First Blog Post for CECS 5510

It’s now the Fall 2015 semester, and I’m now two courses away from completing my master’s degree! One of these courses is CECS 5510, Technology-Based Learning Environments, and this week’s assignment is to read and reflect on three articles: an instructor-assigned article, a self-selected article, and a peer-selected article.

The instructor-assigned article is “Problem-based learning: An instructional model and its constructivist framework” by John R. Savery and Thomas M. Duffy. It characterizes constructivism by outlining three primary propositions (“Understanding is in our interactions with the environment;” “Cognitive conflict or puzzlement is the stimulus for learning and determines the organization and nature of what is learned;” “Knowledge evolves through social negotiation and through the evaluation of the viability of individual understandings” [Savery & Duffy, 2001, p.3-4]). It then outlines eight instructional principles associated with constructivism and explains how the problem-based learning model successfully applies the instructional principles.

For the self-selected article, I chose “Online learning: Constructivism and conversation as an approach to learning” by Ken Allen. In it, he discusses how Talk 2 Learn, an online community that facilitates conversation, can support constructivism and Wenger and Vygotsky’s cognitive interactionist philosophy. He emphasizes “that before adopting any new educational technology we should first clarify the pedagogical basis on which we wish to proceed” (Allen, 2005, p. 254). The article reaffirms the advantages to a constructivist approach in teaching and learning. According to it, “collaborative learning, authentic tasks, reflection and dialogue, and the promotion of identities and learning communities” enables learners “to solve problems they are immediately facing and places an emphasis on everyday knowledge” (Allen, 2005, p. 254).

For the peer-selected article, I chose the article selected by my classmate Keri: “Understanding the ways in which design features of educational websites impact upon student learning outcomes in blended learning environments.” This article outlines the results of a study on the instructional design features of websites used in blended courses. The study found that “implementation ought to include features in which students engage in learning activities or discussions of content through the website” and that “functions which just present information do not seem to impact upon learning outcomes to any great extent” (Kember, McNaught, Chong, Lam, & Cheng, 2010, p. 1191).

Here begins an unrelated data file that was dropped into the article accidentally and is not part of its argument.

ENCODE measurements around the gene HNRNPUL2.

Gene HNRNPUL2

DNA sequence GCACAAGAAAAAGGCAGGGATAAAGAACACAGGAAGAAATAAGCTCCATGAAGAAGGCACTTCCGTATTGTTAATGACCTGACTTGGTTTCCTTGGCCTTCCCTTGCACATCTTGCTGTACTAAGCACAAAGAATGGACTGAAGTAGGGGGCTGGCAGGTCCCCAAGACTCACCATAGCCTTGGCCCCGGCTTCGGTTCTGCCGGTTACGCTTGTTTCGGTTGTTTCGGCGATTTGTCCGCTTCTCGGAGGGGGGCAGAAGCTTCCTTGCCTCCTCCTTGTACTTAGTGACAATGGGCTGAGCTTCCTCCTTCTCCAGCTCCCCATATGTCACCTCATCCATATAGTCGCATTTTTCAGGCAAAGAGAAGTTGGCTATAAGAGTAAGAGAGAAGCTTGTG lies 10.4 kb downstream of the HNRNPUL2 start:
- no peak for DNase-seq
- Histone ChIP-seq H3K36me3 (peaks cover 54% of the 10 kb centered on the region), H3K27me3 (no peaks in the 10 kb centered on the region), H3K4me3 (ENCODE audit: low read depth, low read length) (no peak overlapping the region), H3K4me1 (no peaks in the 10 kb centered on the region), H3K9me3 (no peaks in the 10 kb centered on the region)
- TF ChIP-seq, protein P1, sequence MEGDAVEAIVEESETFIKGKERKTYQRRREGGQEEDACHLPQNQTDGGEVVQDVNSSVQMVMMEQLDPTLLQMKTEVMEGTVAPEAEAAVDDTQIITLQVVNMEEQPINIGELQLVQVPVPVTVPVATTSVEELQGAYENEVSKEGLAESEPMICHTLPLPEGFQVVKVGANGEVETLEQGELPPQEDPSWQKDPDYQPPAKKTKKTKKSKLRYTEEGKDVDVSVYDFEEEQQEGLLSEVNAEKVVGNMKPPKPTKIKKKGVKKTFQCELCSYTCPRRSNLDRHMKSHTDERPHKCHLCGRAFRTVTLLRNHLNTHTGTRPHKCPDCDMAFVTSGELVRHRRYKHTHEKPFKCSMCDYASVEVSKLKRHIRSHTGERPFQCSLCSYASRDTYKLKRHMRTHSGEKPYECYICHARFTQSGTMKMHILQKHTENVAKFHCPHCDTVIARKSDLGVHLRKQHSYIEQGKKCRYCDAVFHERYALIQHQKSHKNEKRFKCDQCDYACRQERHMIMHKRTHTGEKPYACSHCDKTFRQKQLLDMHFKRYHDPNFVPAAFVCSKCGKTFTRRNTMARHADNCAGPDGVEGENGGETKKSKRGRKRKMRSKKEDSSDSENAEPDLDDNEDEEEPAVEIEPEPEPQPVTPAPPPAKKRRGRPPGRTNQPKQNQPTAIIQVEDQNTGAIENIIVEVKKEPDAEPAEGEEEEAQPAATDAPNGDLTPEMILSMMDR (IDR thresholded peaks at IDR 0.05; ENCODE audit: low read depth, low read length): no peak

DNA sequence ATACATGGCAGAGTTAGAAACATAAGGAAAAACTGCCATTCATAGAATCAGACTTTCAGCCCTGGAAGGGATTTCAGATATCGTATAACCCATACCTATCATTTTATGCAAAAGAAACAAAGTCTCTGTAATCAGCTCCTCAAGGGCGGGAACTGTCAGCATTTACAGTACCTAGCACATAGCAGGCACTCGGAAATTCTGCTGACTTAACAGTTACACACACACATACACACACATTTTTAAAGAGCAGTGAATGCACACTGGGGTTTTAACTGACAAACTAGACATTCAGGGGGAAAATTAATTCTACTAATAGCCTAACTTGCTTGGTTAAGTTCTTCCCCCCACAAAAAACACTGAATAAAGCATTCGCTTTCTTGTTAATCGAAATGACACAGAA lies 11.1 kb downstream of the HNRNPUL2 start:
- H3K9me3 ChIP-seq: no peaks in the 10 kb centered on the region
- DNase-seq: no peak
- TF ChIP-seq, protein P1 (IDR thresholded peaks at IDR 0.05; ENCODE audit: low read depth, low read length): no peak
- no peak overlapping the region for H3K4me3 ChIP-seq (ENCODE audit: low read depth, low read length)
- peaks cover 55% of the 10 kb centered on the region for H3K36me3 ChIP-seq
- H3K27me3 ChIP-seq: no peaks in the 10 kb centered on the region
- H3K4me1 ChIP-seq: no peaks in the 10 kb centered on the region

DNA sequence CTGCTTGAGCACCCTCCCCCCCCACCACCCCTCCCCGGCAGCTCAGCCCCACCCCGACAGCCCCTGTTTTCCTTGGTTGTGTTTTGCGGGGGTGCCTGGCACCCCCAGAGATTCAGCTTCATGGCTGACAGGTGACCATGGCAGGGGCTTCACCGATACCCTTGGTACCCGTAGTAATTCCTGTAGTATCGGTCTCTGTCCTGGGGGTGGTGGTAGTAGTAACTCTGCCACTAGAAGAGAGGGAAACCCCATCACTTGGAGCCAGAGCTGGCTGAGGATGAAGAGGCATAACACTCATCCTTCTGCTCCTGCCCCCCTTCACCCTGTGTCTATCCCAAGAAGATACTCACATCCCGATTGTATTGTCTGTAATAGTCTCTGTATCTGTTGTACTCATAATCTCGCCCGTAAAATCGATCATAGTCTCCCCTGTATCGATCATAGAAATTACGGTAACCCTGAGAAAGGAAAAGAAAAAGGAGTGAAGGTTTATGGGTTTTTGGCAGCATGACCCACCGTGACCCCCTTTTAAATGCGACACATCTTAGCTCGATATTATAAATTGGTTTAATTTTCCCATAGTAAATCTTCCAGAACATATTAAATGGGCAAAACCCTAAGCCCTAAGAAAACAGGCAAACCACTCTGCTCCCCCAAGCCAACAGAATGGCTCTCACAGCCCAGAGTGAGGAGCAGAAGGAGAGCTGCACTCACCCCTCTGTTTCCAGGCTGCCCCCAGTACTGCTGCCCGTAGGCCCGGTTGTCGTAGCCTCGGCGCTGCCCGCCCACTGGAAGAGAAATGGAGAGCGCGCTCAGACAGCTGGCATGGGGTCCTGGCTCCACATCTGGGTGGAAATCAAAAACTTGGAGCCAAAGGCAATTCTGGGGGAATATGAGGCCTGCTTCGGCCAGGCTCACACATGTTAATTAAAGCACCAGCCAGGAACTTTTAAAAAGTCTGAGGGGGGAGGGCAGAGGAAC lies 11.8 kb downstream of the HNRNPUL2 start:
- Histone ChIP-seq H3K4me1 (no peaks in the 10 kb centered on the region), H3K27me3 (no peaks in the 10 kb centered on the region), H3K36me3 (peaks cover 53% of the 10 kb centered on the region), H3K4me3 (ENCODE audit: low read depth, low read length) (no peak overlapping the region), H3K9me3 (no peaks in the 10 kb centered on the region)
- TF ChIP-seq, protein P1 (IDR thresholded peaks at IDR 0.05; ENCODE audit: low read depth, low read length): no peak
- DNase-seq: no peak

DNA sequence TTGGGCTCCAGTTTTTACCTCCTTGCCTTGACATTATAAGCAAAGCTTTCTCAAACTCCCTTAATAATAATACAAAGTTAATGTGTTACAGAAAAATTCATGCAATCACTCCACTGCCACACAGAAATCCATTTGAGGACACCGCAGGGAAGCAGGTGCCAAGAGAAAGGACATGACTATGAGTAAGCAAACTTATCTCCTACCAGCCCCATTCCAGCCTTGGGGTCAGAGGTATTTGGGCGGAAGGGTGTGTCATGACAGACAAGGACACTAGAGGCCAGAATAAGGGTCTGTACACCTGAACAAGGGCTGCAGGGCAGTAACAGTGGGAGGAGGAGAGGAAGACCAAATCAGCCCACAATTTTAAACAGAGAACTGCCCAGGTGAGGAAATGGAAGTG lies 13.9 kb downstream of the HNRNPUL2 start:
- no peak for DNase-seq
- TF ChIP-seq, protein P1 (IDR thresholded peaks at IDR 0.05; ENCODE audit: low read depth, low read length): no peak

All three articles support a constructivist approach in instructional design. This motivates me to further investigate how constructivism can be effectively applied to the course I will be developing this semester. In order for students to want to complete this course (or any other course I design), they will need to see how it will help them in the real world.

Savery and Duffy (2001) state that “learning must have a purpose beyond ‘It is assigned.’ We learn in order to be able to function more effectively in our world” (p. 5). This statement made me think about the majority of my learning experiences in K-12. I completed all of those assignments simply because they were assigned, without really thinking about how those tasks would help me in the real world, and I think this was largely because little to no emphasis was placed on how those tasks would help me in the real world. I think about many of classmates who hated classes like English. They could not see the point of reading and analyzing The Grapes of Wrath, for example, and, therefore, did not invest the time to study it. But if you really think about it, reading and textual analysis are essential skills in life. You must be able to read and interpret the directions on a tax return form. You must be able to read between the lines and understand what the terms in a job offer letter really mean. You must be able to read people, and figure out if they are really as trustworthy as they seem. If we can help our K-12 learners see the usefulness of what is taught in Reading and English Language Arts, then they will put forth more time and effort in mastering the skills, and we will begin seeing stronger readers and writers in our workforce and a more productive society. As a result, I think I will attempt to create such a course this semester. I’m thinking a ninth grade course on Fahrenheit 451. I’ll keep you posted!


Allen, K. (2005). Online learning: Constructivism and conversation as an approach to learning. Innovations in Education and Teaching International, 42(3), 247-256.

Kember, D., McNaught, C., Chong, F.C.Y., Lam, P., & Cheng, K.F. (2010). Understanding the ways in which design features of educational websites impact upon student learning outcomes in blended learning environments. Computers & Education, 55(3), 1183-1192.

Savery, J.R., & Duffy, T.M. (2001). Problem based learning: An instructional model and its constructivist framework. Indiana University: CRLT Technical Report No. 16-01.



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